Prince Albert of Monaco Speaks Out on Long Recovery from COVID-19: 'I Still Didn't Feel Quite Right'
Eight months after becoming the first head of state to contract the virus, Monaco's reigning sovereign, Prince Albert, tells PEOPLE he suffered episodes of sudden fatigue long after his quarantine ended.
After testing positive for COVID-19 in March, he spent two weeks in palace isolation. Upon returning home to his wife Princess Charlene and their 5-year-old twins after his quarantine ended on March 31, he retained a small cough but soon experienced different symptoms of the virus, which lasted into June.
Describing his initial infection as “a very mild case,” he admits that he suffered “moments of marked fatigue” well after his diagnosis.
"Immediately after my quarantine, I felt better, but I still didn't feel quite right,” Prince Albert tells PEOPLE.
Soon afterward he began experiencing intermittent fatigue. These regular episodes "absolutely lasted into June," he adds. "Not every day, but two, three times a week."
Sudden onset or lingering fatigue is the most commonly reported symptom among those experiencing long-term COVID-19 effects during recovery. According to the CDC, other symptoms may include continuing breathing difficulties, muscle or body aches and loss of memory or concentration.
"There were times during the day when it just hit, but not like the kind of drowsiness you feel after a heavy meal. It was really just an experience of physical fatigue, like the kind that comes on when you've done too much or when you're coming off an illness,” he explains. "This virus stays with you quite a while.”
Amid lockdown, Albert says he "hasn't done a lot of Netflix, actually. Some old videos that I hadn't seen, but I been really trying to sort out stacks of things that I haven't had time for. A lot of reading up, some books, magazine articles, and catching up on my phone calls."
Currently on his nightstand is The Nature of Nature by Enric Sala, which he describes as an "incredible" book.
"It explains the different relationships between ecosystems and how everything is connected in simple terms and how we are part of nature," the longtime environmentalist says.
While France and neighboring Italy have struggled with a severe second wave this fall, Monaco's earlier imposed, more stringent public health actions and lockdown measures have greatly reduced the virus's effects in Monaco.
Overall, Albert is largely satisfied and encouraged, he tells PEOPLE.
"We have very low numbers. The latest report I received this morning is 18 people in hospital, only four in intensive care, and just one new case over the weekend," he says. "So those are pretty good numbers. The index, the number of people infected per population is one of — if not the lowest — in Europe, so we're holding on but we have to keep everybody in tow by keeping up with masks and other elements of social distancing and hand sanitizers."
"People have been pretty good at abiding by these principles, and, of course, we've increased our controls and fines for those who don't," he adds. "Things are going as well as they could and that's why we've been able to keep the restaurants and other commercial outlets open."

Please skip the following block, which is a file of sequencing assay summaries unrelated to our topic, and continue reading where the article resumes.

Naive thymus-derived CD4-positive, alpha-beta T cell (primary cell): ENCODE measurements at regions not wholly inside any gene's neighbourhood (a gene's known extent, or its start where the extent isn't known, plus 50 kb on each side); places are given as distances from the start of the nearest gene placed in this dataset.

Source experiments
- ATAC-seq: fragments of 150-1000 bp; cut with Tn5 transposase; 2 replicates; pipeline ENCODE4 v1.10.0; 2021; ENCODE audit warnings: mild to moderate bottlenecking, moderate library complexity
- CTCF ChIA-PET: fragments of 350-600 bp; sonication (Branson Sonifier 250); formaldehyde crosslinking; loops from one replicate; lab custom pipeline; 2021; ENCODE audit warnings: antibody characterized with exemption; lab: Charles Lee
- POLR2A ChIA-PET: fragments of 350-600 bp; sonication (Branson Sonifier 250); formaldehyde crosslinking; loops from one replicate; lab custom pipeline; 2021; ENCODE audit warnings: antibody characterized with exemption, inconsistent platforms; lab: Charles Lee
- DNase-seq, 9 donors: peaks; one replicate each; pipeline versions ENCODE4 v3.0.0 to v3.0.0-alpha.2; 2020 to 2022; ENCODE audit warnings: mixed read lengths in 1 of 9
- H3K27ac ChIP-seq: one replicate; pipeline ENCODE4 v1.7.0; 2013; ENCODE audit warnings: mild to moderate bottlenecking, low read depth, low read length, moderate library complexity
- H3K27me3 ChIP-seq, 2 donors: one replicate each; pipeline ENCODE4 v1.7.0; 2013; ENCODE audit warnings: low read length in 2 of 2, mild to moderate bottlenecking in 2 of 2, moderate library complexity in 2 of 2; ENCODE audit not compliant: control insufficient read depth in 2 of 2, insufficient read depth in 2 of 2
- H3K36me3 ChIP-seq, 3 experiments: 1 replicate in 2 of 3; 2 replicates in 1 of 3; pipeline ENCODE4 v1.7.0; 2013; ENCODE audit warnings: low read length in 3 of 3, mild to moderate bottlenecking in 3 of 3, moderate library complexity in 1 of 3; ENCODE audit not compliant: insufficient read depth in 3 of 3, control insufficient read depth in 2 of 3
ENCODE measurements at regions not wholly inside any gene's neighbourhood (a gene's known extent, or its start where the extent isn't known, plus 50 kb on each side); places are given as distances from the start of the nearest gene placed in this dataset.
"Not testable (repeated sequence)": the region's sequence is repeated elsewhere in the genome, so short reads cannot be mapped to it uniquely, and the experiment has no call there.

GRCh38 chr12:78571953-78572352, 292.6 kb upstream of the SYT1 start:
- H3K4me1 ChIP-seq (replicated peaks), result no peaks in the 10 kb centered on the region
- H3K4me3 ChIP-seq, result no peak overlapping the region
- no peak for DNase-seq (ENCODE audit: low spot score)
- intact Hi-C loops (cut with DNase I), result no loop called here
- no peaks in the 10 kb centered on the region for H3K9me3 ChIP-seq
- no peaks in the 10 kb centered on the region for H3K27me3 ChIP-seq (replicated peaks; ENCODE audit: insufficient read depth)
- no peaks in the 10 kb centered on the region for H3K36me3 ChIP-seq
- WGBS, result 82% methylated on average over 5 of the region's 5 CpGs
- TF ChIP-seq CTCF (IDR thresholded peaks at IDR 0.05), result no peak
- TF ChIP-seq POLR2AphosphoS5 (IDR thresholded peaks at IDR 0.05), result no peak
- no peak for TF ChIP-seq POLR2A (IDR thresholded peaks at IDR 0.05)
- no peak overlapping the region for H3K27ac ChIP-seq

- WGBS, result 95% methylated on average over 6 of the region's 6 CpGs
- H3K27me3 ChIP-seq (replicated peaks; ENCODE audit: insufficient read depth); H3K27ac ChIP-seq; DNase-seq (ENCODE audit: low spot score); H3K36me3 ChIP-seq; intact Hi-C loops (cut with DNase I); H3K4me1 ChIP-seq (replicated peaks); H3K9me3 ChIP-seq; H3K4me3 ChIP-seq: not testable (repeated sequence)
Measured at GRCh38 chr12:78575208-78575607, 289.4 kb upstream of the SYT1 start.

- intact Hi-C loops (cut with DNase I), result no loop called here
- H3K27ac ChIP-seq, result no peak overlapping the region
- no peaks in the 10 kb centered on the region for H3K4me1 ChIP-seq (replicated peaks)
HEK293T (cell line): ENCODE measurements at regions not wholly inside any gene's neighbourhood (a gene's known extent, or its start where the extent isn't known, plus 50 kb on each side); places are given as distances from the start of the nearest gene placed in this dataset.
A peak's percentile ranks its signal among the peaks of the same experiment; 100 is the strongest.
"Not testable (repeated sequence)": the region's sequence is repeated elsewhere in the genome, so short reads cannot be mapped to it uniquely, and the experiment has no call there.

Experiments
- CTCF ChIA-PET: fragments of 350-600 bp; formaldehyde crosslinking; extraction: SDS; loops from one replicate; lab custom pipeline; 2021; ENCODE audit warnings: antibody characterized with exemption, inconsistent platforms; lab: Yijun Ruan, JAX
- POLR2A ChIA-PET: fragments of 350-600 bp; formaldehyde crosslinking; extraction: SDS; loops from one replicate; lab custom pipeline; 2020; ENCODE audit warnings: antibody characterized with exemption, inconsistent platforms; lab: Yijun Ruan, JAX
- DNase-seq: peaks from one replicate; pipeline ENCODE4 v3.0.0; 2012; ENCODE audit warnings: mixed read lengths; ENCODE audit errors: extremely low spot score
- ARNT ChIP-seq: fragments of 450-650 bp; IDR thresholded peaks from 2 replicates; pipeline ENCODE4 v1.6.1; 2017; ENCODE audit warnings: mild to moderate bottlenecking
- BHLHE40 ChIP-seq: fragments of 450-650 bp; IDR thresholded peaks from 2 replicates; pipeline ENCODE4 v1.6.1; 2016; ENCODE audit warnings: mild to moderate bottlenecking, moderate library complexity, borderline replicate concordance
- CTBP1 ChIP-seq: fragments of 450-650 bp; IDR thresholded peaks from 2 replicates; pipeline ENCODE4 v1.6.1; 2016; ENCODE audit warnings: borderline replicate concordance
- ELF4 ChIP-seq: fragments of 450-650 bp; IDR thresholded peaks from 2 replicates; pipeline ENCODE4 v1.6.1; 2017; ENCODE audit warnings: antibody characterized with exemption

As with the recent pared-down National Day ceremonies, there will be visible changes for the approaching holiday season celebrations, including additional security measures meant to discourage New Year's visitors.
"We're going to be very careful, very cautious," the prince says. "We're going to shut down the usual public places where people congregate on New Year's Eve — like the Casino Square and the quayside where we usually have the Christmas Market, which is a very reduced version this year."
Expressing "cautious" optimism over potential vaccines, Albert has "placed orders for the three different types of vaccines that are available," planning to "go ahead with the vaccination plan we have for Monaco," he says.
It is an ambitious plan which calls ultimately for all 37,000 residents to be vaccinated.
The inoculation schedule will begin as soon as French medical authorities complete their vaccine review.
"That should be sometime in January. We'll have everything in place when the green light is given," he assures.
What may require more time, he admits, is for the world to resume its ways.
"People have to be confident to travel again, to come walk around, get something in one of our shops," he says.
Asked whether he has been doing his own holiday shopping online, he pauses.
"A minimal amount," he says. "Let me tell you a side story: There's one little shop up here on the Rock that sells fragrances, housewares, little candles. All the shops in Monaco — but especially those up on Rock are struggling this year — so I decided to use as many as I could for my Christmas gifts.
"This one lady, well when we put in our order, she started crying and said, 'Thank you so much because without Christmas orders I would have to shut down.' So it's little things we can all do. I'm so happy I took that decision to keep the shops open — but also to help the local economy," he adds.
"There will be some damage, but thankfully there are solutions. It can and it will be mitigated if everyone helps and pitches in."
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